It was named after a 16th-century European explorer named Giovanni da Verrazzano who was the first to enter New York Harbor and the Hudson River in 1524. You guessed it right, this bridge also held the record of being the longest suspension bridge in the world with a span of 4,260 feet (1,300 meters) upon completion in 1964.
6. Williamsburg Bridge
The Williamsburg Bridge is an extremely robust suspension bridge that crosses the East River. It connects the Lower East Side of Manhattan and the Williamsburg neighborhood of Brooklyn and was completed between 1896 and 1903.
The longest span of this immense bridge has a length of 1,600 feet (490 meters). We’re not joking because it also held the record as the longest suspension bridge in the world between 1903 and 1924. It took the record from the Brooklyn Bridge and lost it to the Bear Mountain Bridge in New York State.
7. Ed Koch Queensboro Bridge
The Ed Koch Queensboro Bridge is often just referred to as the “Queensboro Bridge” and connects the Long Island neighborhood in Queens with the Upper East Side of Manhattan. This magnificent cantilevered bridge is another historic bridge in New York City that was completed between 1902 and 1909.
This particular bridge is also sometimes referred to as the “59th Street Bridge” because this is the street where it ends in Manhattan. 59th Street is famous for passing by the southern end of the iconic Central Park. The bridge was named in honor of Ed Koch (1924-2013), the mayor of New York City between 1978 and 1989.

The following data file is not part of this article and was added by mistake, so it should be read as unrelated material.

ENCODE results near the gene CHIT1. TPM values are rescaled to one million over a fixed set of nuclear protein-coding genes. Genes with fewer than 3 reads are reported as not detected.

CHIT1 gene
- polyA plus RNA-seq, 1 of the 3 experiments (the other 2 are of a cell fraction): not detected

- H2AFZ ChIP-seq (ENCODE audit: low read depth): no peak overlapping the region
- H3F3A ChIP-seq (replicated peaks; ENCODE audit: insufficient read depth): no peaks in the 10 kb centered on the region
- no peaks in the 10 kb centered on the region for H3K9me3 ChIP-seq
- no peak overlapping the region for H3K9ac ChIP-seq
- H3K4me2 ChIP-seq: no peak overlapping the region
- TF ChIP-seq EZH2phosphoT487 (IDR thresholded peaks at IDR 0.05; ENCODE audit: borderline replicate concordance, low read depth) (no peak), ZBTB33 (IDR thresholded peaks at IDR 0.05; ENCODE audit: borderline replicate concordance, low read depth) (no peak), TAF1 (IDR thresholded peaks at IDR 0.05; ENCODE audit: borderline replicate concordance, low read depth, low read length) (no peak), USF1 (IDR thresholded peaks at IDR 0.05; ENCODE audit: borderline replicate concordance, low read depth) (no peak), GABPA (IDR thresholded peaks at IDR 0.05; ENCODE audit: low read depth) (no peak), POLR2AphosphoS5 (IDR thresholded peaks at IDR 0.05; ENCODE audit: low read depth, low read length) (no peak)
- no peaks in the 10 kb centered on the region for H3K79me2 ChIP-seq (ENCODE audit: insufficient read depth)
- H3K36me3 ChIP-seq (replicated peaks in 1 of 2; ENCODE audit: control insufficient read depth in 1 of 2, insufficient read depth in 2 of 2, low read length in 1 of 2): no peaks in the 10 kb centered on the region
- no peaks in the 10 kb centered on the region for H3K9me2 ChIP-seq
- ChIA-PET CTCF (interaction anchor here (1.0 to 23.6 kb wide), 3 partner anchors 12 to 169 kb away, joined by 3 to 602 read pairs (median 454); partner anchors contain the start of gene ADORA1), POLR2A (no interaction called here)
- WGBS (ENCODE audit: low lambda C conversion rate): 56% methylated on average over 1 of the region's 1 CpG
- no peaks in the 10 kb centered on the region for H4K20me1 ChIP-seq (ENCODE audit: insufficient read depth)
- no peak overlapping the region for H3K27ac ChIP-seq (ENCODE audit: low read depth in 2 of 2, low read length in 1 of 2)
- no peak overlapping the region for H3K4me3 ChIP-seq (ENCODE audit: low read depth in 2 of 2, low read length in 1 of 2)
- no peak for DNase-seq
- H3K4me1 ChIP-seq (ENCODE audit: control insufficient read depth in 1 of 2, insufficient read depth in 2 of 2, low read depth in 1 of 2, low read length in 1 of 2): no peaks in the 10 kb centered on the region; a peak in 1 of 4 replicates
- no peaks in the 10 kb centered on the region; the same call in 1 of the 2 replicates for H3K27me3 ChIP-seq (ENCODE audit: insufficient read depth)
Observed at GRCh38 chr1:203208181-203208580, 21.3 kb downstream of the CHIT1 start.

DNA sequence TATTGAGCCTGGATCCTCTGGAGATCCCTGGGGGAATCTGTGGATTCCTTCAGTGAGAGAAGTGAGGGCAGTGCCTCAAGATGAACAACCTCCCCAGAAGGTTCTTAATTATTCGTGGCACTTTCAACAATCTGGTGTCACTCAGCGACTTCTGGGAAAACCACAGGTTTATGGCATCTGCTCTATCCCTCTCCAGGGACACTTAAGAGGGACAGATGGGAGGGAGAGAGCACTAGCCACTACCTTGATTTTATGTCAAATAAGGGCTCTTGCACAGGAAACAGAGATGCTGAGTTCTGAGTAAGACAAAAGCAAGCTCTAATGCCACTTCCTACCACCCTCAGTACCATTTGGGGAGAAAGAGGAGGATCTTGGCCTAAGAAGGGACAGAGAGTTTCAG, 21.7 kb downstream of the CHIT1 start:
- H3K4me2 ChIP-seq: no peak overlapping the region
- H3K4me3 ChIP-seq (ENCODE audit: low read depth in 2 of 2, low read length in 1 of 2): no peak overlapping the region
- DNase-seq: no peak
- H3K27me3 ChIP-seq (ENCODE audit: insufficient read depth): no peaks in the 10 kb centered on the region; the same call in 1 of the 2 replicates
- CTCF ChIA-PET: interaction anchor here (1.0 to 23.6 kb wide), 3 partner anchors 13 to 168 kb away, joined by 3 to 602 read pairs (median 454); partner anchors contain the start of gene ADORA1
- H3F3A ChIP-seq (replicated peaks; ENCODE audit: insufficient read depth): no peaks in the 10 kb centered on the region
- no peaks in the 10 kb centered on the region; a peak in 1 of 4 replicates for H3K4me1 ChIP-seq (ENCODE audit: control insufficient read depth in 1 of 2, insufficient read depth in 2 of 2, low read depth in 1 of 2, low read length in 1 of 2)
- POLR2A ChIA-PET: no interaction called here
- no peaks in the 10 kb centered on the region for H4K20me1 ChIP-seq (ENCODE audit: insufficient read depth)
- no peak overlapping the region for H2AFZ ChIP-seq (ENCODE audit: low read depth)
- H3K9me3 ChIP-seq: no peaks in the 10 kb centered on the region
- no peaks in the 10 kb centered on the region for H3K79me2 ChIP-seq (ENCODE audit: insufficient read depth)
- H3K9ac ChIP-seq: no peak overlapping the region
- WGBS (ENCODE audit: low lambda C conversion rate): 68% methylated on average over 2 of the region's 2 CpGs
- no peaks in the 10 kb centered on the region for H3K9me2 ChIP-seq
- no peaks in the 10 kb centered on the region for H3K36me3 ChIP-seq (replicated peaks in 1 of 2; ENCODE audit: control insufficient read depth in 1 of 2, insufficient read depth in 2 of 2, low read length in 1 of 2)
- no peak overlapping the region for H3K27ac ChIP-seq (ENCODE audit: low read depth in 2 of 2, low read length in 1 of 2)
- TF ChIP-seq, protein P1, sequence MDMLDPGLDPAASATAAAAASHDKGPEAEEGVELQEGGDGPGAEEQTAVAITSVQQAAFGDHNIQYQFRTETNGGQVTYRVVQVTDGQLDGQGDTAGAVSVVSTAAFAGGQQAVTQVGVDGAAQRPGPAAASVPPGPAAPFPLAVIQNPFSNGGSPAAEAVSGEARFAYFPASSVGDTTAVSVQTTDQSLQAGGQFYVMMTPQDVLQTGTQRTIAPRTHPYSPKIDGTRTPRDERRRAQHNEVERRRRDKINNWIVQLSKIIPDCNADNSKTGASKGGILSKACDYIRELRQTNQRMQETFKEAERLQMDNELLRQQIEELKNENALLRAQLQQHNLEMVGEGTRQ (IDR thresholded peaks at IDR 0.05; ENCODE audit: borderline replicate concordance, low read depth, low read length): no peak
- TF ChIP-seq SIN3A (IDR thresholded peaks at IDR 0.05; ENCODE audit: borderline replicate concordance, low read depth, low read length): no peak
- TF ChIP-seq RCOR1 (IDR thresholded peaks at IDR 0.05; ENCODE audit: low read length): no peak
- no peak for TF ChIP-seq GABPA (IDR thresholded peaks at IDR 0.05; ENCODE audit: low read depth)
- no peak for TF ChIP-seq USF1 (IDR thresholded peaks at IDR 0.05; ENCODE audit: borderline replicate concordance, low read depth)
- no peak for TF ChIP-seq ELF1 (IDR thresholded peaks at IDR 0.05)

8. Robert F. Kennedy Bridge
The Robert F. Kennedy Bridge is another iconic bridge in New York City that was named after a famous politician. It’s still mostly referred to as the Triborough Bridge and is remarkable because it connects 3 of the 5 New York City boroughs, Manhattan, Queens, and the Bronx.
Apart from this interesting notion, it also provides amazing panoramic views of the city and is magnificently illuminated at night. This complex of bridges was completed in 1936 and this amazing structure became a National Historic Civil Engineering Landmark in 1986.
9. Throgs Neck Bridge
The Throgs Neck Bridge is the newest bridge that spans the East River, even though it opened way back in 1961. It connects the Throggs Neck neighborhood of the Bronx in the north with the Bay Terrace neighborhood of Queens in the south.
It’s one of the multiple bridges that was designed by renowned structural engineer Othmar Ammann (1879-1965), a man who also designed the George Washington, Triborough, and Verrazzano-Narrows bridges in New York City. It was the easiest for him because he didn’t have to keep maritime traffic in mind for this one.
10. The High Bridge
The High Bridge is the oldest in New York City, even though it merely served its purpose as a part of the Croton Aqueduct. This complex of aqueducts brought water to the city by gravity, just like how water was supplied back in ancient Roman times.
The bridge was completed in 1848 and crosses the Harlem River, connecting the boroughs of Manhattan and the Bronx. The bridge originally featured 16 stone arches but the 5 crossing the river were replaced by a single steel structure in 1925. The bridge was completely renovated recently and opened as a pedestrian crossing in 2015.